Glucocorticoids (GCs) are steroids with profound anti-inflammatory and immunomodulatory activities. Synthetic GCs are widely used for managing chronic inflammatory and autoimmune conditions, as immunosuppressants in transplantation, and as anti-tumor agents in certain hematological cancers. However, prolonged GC exposure can cause adverse effects. A detailed understanding of GCs' mechanisms of action may enable harnessing of their desirable actions while minimizing harmful effects. Here, we review the impact on the GC biology of microRNAs, small non-coding RNAs that post-transcriptionally regulate gene expression. Emerging evidence indicates that microRNAs modulate GC production by the adrenal glands and the cells' responses to GCs. Furthermore, GCs influence cell proliferation, survival, and function at least in part by regulating microRNA expression. We propose that the beneficial effects of GCs may be enhanced through combination with reagents targeting specific microRNAs.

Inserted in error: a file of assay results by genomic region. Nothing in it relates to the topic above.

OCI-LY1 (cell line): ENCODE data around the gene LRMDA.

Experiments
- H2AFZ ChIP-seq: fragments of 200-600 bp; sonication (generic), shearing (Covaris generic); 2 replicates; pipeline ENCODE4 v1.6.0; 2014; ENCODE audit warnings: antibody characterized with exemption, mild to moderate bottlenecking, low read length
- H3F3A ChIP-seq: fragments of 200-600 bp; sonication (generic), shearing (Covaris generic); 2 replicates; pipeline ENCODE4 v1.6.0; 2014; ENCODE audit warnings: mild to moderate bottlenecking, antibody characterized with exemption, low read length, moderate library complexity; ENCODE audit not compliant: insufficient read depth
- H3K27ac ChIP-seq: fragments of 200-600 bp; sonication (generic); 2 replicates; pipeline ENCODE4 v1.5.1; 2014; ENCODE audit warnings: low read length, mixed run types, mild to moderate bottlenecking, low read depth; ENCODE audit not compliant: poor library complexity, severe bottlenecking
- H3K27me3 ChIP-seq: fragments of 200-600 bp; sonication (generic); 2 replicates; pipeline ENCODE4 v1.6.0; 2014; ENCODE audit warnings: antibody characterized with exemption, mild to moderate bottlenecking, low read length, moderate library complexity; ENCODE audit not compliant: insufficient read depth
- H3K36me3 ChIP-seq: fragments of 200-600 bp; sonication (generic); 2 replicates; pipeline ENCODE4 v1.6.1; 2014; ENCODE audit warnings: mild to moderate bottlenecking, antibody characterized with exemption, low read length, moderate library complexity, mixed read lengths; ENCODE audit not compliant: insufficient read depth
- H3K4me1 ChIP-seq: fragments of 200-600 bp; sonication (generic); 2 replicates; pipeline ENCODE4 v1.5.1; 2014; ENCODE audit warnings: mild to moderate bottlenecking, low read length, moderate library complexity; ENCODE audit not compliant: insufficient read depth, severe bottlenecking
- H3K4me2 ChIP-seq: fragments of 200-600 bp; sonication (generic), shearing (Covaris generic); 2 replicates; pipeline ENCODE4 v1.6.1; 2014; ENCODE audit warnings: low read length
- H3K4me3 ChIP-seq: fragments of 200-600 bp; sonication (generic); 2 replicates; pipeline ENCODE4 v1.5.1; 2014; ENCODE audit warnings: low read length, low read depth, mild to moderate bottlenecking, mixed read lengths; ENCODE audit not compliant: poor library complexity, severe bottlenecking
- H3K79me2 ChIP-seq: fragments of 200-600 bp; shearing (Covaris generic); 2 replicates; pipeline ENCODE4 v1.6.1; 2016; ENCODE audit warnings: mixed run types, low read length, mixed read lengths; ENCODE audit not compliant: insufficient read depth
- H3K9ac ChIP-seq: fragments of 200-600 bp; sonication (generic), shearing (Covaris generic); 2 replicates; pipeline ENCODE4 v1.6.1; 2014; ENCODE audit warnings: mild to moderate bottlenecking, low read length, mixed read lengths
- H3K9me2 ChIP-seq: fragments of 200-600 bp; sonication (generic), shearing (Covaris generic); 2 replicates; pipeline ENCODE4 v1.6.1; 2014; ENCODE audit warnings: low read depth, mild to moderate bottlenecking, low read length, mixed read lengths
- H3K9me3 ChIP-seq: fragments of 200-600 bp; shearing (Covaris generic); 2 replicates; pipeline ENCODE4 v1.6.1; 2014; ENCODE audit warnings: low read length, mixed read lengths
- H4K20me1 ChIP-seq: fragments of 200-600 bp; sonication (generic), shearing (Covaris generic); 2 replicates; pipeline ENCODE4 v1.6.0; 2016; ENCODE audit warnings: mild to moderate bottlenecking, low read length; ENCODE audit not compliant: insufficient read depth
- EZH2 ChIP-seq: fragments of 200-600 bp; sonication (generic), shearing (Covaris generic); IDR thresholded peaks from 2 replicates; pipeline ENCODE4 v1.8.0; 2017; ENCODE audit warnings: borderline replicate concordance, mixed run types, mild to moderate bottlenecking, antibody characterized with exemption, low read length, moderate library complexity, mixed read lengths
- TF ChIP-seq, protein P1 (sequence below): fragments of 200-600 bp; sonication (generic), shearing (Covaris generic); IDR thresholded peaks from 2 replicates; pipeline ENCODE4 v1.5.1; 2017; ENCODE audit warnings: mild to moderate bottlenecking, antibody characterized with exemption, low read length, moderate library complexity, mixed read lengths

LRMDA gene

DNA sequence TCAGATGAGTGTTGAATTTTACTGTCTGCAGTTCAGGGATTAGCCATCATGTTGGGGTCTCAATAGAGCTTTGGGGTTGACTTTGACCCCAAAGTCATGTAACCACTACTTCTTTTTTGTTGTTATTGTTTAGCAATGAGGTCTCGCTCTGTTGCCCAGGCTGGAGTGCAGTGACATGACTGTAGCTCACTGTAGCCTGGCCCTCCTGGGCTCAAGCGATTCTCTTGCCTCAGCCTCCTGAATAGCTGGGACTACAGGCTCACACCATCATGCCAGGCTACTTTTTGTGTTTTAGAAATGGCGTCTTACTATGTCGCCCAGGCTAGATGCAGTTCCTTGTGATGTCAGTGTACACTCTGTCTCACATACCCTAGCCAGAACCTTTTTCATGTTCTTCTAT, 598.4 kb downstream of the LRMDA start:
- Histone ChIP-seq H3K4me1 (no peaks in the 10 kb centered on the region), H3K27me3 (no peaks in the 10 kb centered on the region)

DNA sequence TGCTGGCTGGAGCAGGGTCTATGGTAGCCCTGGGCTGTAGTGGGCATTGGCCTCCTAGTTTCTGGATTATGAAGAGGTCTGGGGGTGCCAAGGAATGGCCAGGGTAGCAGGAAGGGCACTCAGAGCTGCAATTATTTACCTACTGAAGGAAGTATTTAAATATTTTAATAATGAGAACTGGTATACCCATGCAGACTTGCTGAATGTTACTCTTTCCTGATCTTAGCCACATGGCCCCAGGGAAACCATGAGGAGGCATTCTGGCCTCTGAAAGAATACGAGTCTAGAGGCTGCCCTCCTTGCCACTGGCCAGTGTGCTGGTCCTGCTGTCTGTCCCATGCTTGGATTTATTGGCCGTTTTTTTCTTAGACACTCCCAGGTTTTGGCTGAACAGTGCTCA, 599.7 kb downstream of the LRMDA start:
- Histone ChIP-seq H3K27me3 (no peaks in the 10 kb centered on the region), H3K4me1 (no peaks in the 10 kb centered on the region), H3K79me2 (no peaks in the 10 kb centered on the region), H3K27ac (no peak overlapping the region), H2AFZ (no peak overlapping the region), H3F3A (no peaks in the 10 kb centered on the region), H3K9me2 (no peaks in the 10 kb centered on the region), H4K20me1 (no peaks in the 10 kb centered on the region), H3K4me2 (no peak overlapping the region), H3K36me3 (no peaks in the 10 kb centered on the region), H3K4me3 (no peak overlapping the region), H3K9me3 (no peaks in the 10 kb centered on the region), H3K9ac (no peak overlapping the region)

Keywords: apoptosis; epigenetics; glucocorticoid; glucocorticoid receptor; inflammation; microRNA (miRNA).
© 2018 by The American Society for Biochemistry and Molecular Biology, Inc.